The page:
If you are going to get serious about baking, and tweeking formulae, you should really master bakers' percentages. It's much easier to say, "Add 27% old cheddar for cheese bread, 28% mixed olives for olive bread" than to recalculate the whole formula.

One last thing. As you go about experimenting your way through all this, keep a notebook or journal. It will help you avoid duplicating previous errors.


jannrn's picture

I too have Arthritis as well as Fibromyalgia, so I let my bread machine do the kneading for me. It doesn't hurt my wrists AND it does a better job than I could! Sometimes I do a little extra just so I get the right feeling to it, but you might consider giving it a shot!

Welcome back to baking!


cranbo's picture

Hi Dot

If you want to create your own formulas, you should definitely learn about how baker's percentage works. There are lots of posts on TFL that talk about this, so I won't dive in here.  

As Paul suggested, using known, proven formulas is a good starting point for developing your own. 

As for general amounts of ingredients in the majority of breads, here is a very rough guide for a wide range of breads, expressed where the weight of the flour = 100% and all others are a percentage of the flour weight:  

  • Flour: 100%
  • Liquids (water, milk, etc): 55-85% 
  • Fats and/or proteins (butter, oil, egg yolk, etc): 0-20% 
  • Sugars (sugar, honey, etc.) : 0-20% 
  • Salt: 1.5-2.2%
  • Commercial yeast (instant, active dry, compressed cake): 0.25-3%
  • Sourdough starter: 10-40%

If you were to develop a formula at the midrange of these percentages, with careful attention to technique you should be able to make delicious bread. At minimum, you will always need flour, liquid, and leavening (most would say salt should be included too); everything else may or may not be required, based on the bread style you are trying to create. Specific bread styles emphasize the extremes of certain ingredients (bagels have very little liquid, focaccia has a lot, etc.).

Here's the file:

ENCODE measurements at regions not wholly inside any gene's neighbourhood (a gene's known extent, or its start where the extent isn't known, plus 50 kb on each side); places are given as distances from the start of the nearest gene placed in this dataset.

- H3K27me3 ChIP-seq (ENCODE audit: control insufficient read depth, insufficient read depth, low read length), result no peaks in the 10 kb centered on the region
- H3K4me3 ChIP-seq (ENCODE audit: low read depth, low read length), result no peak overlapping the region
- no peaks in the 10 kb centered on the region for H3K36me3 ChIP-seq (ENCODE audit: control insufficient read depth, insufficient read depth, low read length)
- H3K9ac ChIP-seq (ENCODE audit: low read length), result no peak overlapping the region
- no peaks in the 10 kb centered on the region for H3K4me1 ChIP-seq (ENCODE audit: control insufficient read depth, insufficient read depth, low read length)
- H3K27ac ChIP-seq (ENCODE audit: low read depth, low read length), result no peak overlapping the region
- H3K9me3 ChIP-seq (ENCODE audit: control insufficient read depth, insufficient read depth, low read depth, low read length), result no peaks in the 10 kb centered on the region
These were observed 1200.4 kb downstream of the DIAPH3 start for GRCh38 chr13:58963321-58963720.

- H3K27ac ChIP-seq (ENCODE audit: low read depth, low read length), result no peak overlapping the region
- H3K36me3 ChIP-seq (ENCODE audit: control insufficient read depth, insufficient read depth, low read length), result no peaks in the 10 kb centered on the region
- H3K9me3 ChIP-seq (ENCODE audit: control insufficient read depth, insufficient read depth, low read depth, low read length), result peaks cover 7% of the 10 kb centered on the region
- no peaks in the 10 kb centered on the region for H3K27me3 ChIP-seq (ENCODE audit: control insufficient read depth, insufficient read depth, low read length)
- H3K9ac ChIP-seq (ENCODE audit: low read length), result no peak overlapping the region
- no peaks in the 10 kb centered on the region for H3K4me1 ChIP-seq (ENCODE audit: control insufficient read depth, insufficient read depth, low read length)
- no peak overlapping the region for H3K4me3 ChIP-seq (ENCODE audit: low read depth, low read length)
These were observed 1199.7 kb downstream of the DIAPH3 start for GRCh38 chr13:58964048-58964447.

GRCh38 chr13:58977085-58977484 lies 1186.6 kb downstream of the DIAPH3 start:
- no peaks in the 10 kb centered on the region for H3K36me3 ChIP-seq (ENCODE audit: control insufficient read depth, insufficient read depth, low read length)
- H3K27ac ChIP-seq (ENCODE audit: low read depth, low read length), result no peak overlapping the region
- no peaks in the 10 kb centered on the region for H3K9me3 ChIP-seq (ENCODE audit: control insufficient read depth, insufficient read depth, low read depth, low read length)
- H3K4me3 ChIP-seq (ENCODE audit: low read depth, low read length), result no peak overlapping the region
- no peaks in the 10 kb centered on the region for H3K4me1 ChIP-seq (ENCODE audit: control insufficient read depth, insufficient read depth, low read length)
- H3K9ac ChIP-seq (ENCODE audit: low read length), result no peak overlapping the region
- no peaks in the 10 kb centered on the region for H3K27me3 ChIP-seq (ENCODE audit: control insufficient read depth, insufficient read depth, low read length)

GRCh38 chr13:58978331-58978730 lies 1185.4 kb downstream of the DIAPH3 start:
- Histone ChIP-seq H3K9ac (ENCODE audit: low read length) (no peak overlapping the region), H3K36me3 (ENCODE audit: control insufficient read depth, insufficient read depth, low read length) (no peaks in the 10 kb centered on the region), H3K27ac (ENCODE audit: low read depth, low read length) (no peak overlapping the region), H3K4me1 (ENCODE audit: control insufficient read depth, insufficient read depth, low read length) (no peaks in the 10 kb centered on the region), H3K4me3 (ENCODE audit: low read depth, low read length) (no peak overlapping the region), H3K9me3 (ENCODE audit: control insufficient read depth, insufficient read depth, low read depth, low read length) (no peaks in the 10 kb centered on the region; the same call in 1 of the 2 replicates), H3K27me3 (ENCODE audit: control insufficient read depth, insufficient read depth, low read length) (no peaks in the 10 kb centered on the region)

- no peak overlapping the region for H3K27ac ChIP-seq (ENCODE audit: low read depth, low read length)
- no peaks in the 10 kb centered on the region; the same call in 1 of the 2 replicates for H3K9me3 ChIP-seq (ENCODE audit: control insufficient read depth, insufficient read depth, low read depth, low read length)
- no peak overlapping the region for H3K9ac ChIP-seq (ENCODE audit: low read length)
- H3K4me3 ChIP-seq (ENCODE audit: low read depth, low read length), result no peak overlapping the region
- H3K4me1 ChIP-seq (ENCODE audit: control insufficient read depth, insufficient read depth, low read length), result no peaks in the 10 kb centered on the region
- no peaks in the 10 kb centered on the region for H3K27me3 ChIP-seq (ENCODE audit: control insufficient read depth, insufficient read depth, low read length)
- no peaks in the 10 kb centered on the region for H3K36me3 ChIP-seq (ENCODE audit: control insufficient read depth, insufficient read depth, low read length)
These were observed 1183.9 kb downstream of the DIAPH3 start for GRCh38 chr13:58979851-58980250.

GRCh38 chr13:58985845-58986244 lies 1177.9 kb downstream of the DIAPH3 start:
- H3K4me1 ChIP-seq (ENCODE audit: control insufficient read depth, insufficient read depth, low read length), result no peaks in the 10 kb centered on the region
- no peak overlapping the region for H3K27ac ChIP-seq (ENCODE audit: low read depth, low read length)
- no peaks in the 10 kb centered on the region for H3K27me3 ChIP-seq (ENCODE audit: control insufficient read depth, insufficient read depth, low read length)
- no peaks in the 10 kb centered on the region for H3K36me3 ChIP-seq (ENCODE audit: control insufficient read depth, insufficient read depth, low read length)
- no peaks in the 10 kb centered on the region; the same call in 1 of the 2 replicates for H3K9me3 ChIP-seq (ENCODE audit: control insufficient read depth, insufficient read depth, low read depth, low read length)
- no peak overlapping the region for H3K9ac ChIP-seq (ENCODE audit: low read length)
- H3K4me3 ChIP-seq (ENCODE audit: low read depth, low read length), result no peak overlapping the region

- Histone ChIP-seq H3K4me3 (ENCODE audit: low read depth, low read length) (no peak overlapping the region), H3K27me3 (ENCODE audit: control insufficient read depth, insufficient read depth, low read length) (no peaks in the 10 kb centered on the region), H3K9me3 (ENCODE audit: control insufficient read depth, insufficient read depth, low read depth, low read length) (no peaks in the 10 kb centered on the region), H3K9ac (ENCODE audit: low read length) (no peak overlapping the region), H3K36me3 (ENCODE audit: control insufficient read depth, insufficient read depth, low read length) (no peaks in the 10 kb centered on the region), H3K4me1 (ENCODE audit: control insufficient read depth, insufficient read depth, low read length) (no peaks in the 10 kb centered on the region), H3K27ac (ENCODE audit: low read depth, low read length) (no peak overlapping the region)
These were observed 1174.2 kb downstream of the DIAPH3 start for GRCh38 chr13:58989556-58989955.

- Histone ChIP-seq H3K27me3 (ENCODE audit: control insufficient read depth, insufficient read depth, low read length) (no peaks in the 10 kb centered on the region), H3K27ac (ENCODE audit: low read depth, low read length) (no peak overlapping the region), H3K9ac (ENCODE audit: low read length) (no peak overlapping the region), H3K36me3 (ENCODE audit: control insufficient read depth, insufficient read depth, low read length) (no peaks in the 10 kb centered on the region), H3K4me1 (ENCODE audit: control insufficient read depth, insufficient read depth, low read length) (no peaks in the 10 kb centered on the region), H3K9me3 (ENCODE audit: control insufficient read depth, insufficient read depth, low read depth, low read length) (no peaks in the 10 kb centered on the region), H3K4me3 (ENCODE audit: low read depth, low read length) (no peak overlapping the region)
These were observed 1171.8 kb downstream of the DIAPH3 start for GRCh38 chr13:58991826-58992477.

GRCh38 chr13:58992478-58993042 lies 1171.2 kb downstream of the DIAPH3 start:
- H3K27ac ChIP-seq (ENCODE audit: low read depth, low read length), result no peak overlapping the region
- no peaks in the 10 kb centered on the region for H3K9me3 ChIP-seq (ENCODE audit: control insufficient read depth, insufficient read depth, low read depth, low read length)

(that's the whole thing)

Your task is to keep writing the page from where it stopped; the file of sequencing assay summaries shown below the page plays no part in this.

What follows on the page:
richkaimd's picture

I recommend acknowledging that what you're hoping to learn has been taught for many years in schools, resulting in lots of experts writing a bunch of really good text books. Trying to learn from TFL can be done, but what you want to do can be done more quickly and efficiently by reading and working your way through a text book written for just the task you've placed in front of you. I recommend choosing a text that best suits you. Here are two: DiMuzio's Bread Baking and Hamelman's Bread. The DiMuzio text is short, concise and full of exercises. Hamelman's is much more thorough, detailed, and,in my experience, not meant for beginners. Many public libraries have both. Both are available used at Alibris online. DiMuzio's is easily found used for about $20.

After you've worked your way through either, you'll easily be able to tell good advice on this website.

Dot's picture

Thank you all for your helpful suggestions. I will continue to read and learn!  As it is  minus 15C here today, I won't be going out so will stay tucked up with my bread books, with music in the background and a nice cup of green tea.  I may even try at making my first loaf tomorrow whether or not I have gleaned any more knowledge.

Once again, 'Thank you'.  Your help is much appreciated.